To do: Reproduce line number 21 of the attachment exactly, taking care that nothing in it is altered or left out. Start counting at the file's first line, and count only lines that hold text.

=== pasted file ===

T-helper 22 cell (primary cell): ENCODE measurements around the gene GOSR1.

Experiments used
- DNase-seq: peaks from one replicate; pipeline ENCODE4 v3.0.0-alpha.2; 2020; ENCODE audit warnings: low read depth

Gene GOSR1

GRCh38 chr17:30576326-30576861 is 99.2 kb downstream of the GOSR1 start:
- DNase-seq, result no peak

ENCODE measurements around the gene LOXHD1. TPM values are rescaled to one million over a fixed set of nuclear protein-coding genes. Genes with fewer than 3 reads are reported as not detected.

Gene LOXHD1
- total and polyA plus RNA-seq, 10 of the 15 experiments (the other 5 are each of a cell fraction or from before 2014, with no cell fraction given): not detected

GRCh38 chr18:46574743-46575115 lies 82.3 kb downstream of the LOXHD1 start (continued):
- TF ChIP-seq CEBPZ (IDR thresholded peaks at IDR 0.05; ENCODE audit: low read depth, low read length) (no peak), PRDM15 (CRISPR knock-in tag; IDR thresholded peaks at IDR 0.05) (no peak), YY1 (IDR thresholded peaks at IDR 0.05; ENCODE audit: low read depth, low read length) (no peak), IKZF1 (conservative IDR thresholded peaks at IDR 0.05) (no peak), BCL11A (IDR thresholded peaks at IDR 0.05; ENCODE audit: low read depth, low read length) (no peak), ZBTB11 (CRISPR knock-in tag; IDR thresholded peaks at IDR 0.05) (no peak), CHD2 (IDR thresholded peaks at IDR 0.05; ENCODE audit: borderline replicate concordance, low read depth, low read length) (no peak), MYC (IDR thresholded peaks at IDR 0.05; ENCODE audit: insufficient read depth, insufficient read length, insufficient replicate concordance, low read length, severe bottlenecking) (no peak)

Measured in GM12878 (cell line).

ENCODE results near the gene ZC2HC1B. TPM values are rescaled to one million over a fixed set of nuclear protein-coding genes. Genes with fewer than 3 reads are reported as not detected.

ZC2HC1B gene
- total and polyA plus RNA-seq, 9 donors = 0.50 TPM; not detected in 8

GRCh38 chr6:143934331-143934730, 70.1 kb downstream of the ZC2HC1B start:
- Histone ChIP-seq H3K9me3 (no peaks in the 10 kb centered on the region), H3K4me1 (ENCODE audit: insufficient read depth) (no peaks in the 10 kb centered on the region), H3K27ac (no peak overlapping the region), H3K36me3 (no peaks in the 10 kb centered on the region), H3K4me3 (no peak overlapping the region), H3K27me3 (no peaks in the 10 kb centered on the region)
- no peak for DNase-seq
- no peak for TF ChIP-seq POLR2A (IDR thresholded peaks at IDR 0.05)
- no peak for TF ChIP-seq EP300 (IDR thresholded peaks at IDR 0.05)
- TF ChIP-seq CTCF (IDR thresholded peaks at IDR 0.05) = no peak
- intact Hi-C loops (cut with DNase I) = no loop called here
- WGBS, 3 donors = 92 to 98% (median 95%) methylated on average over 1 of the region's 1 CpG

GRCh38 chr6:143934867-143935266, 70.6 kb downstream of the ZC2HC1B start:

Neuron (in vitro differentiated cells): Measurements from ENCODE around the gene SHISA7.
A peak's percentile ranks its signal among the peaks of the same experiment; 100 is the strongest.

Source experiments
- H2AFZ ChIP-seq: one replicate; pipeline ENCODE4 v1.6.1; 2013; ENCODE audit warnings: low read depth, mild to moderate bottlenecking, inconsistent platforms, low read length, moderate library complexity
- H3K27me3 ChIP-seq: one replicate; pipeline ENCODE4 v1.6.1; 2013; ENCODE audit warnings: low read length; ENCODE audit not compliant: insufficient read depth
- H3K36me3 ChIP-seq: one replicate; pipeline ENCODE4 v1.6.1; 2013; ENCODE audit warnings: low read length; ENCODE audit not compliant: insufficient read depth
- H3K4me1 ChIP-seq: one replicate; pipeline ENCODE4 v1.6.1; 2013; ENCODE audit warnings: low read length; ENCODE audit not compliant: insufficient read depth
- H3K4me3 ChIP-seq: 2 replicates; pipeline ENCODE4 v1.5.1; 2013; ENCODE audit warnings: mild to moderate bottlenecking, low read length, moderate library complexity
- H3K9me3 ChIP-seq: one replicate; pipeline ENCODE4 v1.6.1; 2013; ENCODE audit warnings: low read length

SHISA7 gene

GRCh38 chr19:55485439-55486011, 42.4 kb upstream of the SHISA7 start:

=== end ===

- TF ChIP-seq CTCF (IDR thresholded peaks at IDR 0.05) = no peak